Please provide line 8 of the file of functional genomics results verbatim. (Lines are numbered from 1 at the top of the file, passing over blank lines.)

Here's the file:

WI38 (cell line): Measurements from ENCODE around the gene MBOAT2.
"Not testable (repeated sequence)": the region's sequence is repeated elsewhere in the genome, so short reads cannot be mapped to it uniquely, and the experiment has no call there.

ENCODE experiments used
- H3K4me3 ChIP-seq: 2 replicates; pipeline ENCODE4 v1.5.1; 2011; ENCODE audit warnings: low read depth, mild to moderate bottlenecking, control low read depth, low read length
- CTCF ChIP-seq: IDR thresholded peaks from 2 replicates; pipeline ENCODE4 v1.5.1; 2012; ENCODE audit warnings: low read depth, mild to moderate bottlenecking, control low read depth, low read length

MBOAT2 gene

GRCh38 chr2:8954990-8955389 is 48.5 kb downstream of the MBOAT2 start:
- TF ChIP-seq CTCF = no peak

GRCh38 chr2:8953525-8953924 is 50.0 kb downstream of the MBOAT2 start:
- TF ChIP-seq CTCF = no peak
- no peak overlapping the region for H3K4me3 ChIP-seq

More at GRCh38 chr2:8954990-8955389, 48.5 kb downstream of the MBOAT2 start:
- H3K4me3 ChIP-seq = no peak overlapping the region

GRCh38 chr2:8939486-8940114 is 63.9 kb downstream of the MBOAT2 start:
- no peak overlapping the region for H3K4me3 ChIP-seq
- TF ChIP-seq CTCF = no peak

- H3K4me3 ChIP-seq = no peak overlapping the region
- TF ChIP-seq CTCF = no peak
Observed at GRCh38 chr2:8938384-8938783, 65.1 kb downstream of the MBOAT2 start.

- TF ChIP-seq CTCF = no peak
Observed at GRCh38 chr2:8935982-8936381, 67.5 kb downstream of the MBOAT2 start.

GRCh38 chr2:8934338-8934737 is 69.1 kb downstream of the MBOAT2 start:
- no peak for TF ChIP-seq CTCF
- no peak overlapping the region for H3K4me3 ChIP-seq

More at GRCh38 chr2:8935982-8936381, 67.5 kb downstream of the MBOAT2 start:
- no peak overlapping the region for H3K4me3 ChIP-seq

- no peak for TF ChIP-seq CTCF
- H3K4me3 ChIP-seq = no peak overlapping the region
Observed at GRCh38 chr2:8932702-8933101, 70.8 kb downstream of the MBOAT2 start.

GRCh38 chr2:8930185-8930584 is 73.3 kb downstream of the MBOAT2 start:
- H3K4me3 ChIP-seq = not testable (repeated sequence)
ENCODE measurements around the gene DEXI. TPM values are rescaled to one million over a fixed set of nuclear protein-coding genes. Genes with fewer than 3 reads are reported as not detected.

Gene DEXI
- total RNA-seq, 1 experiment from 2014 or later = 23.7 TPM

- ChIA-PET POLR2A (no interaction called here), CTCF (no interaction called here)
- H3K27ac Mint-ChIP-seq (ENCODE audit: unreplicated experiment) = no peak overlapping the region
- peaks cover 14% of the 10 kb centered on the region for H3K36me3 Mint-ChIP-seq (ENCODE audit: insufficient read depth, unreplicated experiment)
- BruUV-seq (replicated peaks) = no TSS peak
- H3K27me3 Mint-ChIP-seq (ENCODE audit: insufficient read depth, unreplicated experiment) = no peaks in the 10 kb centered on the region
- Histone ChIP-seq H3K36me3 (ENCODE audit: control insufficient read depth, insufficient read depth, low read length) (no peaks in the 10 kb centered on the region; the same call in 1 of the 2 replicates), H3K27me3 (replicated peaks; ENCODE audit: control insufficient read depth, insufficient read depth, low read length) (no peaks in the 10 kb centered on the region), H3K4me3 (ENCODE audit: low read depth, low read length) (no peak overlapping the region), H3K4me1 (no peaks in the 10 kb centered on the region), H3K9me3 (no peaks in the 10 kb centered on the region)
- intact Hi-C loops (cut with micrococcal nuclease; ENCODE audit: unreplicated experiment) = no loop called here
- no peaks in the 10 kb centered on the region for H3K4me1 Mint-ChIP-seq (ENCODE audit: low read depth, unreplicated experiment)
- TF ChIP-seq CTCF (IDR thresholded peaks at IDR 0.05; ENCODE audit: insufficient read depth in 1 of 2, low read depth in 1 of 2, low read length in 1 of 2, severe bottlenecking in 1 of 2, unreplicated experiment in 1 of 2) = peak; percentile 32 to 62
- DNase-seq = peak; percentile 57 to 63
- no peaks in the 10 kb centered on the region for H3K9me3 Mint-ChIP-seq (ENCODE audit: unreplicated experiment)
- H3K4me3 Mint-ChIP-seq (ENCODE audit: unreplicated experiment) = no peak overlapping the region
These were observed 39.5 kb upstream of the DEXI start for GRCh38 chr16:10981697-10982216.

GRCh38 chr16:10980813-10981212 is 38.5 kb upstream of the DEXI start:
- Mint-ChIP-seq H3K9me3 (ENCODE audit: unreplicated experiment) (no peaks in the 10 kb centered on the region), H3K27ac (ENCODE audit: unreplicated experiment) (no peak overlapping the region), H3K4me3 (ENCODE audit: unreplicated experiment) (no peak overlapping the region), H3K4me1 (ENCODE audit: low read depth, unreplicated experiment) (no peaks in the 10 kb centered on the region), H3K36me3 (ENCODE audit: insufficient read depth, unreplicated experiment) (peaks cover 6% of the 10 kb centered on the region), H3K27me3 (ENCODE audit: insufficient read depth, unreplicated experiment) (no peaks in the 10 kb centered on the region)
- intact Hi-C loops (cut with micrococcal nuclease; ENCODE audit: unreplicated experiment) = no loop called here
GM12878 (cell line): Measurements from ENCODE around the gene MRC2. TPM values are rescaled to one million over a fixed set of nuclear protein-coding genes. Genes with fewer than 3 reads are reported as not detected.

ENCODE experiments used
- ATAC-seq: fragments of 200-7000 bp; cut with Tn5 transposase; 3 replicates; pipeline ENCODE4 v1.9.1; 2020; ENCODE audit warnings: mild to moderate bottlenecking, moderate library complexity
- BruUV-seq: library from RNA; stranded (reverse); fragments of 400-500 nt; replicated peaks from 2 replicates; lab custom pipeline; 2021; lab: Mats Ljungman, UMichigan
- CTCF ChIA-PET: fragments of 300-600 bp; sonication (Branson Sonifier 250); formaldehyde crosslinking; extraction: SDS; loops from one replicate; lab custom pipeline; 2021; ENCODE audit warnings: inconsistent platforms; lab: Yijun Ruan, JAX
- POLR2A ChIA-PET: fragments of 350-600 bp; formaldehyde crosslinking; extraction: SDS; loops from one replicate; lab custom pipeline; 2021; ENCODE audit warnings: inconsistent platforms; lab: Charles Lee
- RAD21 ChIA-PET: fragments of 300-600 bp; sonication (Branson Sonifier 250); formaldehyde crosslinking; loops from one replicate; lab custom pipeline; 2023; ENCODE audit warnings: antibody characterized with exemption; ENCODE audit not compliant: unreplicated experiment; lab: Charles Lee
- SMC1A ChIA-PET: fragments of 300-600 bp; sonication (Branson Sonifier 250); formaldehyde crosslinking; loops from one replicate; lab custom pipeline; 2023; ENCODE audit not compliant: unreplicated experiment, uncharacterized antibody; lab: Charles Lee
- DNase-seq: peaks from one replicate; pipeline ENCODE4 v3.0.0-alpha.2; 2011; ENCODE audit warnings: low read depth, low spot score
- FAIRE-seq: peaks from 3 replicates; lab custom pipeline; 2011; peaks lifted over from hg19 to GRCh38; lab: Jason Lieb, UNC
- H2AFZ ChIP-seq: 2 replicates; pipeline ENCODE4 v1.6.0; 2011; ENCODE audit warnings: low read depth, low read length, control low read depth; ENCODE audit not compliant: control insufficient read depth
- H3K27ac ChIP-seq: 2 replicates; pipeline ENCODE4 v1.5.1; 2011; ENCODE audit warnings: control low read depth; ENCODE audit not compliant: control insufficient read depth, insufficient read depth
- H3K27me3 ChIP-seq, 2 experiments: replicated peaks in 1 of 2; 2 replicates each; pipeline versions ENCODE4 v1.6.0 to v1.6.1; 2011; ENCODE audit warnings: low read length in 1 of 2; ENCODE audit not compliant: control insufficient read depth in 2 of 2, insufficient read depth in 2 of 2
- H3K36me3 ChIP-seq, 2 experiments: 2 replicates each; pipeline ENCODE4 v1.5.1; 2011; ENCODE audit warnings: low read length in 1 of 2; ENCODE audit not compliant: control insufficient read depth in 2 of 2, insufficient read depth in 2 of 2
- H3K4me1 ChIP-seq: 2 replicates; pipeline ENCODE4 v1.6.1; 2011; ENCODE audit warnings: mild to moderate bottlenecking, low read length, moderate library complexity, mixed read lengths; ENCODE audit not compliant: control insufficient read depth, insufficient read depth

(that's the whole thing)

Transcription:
- TF ChIP-seq CTCF = no peak